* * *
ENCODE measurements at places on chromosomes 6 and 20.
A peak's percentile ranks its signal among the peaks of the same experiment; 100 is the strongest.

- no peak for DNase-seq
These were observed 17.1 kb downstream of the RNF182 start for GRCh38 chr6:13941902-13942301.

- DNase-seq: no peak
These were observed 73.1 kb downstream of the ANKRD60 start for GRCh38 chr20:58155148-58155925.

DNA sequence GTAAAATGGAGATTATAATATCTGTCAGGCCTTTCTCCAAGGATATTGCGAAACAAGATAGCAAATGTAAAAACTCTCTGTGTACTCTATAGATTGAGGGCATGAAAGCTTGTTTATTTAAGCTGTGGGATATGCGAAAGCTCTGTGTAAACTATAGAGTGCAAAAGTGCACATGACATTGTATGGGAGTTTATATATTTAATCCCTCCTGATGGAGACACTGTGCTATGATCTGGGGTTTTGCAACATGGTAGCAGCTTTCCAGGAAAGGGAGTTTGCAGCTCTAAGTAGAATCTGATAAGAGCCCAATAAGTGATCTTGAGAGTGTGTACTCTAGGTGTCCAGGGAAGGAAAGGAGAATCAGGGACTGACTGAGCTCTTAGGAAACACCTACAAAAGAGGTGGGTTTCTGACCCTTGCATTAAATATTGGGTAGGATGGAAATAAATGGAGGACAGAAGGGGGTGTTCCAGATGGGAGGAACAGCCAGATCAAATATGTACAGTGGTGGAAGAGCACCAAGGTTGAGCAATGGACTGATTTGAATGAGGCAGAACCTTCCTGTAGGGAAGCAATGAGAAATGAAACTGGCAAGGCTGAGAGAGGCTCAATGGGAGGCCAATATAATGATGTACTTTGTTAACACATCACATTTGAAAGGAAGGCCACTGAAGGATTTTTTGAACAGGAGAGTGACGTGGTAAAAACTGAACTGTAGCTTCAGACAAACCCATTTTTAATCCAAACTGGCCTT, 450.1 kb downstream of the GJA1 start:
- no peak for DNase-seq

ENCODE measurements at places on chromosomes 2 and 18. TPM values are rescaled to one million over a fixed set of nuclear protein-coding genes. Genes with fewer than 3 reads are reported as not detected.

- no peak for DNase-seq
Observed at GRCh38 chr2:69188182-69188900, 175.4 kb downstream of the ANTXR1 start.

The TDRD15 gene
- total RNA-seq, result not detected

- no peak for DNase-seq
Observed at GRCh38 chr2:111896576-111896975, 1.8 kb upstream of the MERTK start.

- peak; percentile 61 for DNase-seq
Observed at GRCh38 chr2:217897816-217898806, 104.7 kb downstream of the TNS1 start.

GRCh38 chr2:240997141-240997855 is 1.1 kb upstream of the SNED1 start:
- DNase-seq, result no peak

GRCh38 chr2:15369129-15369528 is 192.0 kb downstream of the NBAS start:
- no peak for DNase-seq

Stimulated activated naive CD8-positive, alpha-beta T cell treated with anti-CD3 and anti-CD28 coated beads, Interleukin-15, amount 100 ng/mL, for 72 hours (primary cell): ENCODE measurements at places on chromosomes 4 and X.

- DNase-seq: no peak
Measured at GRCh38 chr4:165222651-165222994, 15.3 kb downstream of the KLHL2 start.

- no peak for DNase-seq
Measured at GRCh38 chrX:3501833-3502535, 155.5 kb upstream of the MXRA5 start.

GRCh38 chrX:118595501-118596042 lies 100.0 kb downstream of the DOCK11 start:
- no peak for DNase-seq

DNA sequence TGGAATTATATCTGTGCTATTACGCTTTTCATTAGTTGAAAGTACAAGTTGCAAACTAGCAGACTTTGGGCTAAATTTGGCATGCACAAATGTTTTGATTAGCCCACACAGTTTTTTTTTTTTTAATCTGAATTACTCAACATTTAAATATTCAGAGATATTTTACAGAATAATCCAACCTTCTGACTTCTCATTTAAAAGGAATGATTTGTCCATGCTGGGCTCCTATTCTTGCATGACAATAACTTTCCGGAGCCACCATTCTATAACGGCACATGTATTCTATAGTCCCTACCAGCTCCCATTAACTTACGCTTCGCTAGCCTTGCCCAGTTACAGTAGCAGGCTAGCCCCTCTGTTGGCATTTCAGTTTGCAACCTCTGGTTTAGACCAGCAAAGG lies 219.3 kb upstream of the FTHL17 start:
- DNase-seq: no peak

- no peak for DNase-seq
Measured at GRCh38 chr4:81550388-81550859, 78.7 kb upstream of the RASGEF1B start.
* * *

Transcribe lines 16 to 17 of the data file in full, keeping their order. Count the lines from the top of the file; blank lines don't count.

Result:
- peak; percentile 61 for DNase-seq
Observed at GRCh38 chr2:217897816-217898806, 104.7 kb downstream of the TNS1 start.